Julie'n Davenport looks like he was built in a lab. At 6'7" and 318 pounds with long arms, it is hard to say Davenport does not look the part. He is a good athlete as well who absolutely dominated at Bucknell due to his physical superiority. However, despite his athletic ability, Davenport has a lot to work on in terms of technique, but it is hard not to like such a physical specimen past the first three rounds of the draft.
Guards: Dorian Johnson, Pitt and Nico Siragusa, SDSU
Dorian Johnson is a slightly bigger name but still feels like he does not get the due respect. Johnson is not only a good athlete, but he is an incredibly sound pass protector and a physical run blocker. The 6'5", 300 pounder is scheme versatile and will be one of many players in this class to seriously outplay their draft stock.
It is hard to make offensive line play exciting, but Nico Siragusa (no relation to Tony) is a site to behold at the guard position. The 6'4", 319 pound three year starter is a big reason the Aztecs had such a prolific running game. He is an athletic, downhill blocker with hulk strength and a high motor. He lacks polish as a pass protector, but his physical tools and nasty attitude will make him a contributor for an NFL team in the near future.
Center: Chase Roullier, Wyoming
In a not so overcrowded center class, it still feels like the same two names are being said over and over again. Meanwhile, Chase Roullier was a key player in Wyoming's offensive resurgence this season. Roullier is undersized with short arms, which will worry a lot of teams, but he is a solid athlete and plays with great strength and attitude. I would expect him to get looks from zone oriented teams in the later rounds and he could end up being a solid starter down the road.
Interior Defensive Line: Charles Walker, Oklahoma and Larry Ogunjobi, Charlotte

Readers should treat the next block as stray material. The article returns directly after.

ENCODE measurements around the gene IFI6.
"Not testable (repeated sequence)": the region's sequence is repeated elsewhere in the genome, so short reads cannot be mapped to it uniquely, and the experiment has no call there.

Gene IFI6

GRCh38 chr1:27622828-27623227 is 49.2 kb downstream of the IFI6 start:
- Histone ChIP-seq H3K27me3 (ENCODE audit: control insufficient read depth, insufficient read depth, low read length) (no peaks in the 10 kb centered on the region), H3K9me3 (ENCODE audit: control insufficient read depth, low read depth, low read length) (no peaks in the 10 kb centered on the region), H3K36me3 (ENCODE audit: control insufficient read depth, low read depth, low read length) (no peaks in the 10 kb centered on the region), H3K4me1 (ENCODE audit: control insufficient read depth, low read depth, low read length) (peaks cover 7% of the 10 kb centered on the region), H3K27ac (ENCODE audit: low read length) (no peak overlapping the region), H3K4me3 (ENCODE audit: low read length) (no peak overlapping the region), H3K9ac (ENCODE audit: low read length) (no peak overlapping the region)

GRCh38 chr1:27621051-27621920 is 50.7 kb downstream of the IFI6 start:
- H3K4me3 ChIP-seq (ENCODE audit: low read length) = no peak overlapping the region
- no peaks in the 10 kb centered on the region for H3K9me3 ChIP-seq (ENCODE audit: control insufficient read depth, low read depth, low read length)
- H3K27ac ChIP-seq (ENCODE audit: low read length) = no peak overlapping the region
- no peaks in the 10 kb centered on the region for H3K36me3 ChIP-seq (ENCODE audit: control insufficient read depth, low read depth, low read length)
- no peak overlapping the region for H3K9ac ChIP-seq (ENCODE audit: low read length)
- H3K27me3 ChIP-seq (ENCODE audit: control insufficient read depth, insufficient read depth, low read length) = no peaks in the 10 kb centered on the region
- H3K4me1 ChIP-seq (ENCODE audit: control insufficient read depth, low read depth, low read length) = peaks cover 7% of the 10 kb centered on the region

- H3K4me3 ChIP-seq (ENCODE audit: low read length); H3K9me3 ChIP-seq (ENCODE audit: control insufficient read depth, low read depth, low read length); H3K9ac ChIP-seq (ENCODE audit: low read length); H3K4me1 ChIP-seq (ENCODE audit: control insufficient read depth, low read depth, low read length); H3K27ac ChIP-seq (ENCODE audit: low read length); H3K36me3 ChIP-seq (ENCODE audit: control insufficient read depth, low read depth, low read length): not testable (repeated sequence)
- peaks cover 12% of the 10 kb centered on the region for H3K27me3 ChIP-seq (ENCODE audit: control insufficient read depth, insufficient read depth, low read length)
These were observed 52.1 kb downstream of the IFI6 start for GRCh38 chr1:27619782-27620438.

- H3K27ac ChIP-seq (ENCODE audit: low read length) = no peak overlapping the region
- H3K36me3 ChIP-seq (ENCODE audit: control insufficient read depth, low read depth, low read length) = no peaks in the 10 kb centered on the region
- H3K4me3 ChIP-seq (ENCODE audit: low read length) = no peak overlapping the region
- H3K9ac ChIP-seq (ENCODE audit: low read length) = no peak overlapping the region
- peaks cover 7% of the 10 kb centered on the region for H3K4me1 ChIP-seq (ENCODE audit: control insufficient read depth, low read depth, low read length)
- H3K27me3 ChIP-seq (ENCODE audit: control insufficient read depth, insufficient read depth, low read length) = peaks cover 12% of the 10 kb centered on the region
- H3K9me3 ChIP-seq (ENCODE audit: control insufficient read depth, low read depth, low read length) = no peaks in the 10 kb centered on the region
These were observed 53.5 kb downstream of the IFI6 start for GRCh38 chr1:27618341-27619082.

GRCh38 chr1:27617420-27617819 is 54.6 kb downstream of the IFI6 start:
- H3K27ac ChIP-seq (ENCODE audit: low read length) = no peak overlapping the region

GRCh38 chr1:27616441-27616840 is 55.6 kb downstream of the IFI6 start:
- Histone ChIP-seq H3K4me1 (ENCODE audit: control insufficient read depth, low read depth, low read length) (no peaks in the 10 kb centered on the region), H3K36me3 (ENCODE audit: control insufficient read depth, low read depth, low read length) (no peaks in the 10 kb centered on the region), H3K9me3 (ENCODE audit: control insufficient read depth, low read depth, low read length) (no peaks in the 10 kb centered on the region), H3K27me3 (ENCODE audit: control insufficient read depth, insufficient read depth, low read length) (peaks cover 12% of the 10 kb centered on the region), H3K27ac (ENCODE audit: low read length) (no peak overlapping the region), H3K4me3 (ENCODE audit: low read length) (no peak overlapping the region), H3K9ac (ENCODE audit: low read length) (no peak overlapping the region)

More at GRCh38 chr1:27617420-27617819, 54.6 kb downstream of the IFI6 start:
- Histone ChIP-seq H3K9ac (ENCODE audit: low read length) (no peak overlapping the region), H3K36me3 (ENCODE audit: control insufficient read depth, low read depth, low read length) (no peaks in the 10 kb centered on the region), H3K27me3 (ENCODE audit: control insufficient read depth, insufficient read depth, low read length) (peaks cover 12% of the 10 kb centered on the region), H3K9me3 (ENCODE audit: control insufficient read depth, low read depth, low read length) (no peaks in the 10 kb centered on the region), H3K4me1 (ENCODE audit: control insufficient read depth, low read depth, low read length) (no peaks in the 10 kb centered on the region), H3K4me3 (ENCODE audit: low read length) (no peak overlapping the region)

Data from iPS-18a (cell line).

Charles Walker had a slightly tumultuous career with the Sooners, walking away from the team early due to injuries and hoping to preserve himself for the NFL draft. While some may question his dedication to the game, others will call that career sense. At 310 pounds, Walker not only has good size but is also explosive as well. He was up and down as a player, but his flashes were brilliant and tantalizing. It will be up to a team to take a chance on him despite consistency and injury history, but the payoff could be large.
Larry Ogunjobi has a very unique story leading to the NFL. A Nigerian immigrant, Ogunjobi was only playing football for three years before going to Charlotte and playing with their inaugural football team. That's right, Ogunjobi not only started with the program, but played in every single game of Charlotte's football history. Ogunjobi was massively productive as a defensive tackle, wracking up 29 tackles for a loss in his last two seasons. Ogunjobi is a very good athlete and an outstanding run defender. While there will be a major learning curve moving to the NFL, Ogunjobi has showed he is a quick learner.
Edge Defenders: Carroll Phillips, Illinois and Tarrell Basham, Ohio
In a stacked defensive line class, there are a ton of choices for under the radar guys, but Carroll Phillips is a guy who got overshadowed at Illinois by another guy who is arguably underrated in Duwane Smoot. Phillips is somewhat of a one year wonder, not really being talked about until a 19 TFL, nine sack final season at Illinois. However, Phillips is also a good athlete and though a bit light, has shown he can get after the passer. He is best suited standing up in the NFL, but it is hard not to see him find a role somewhere on an NFL defense.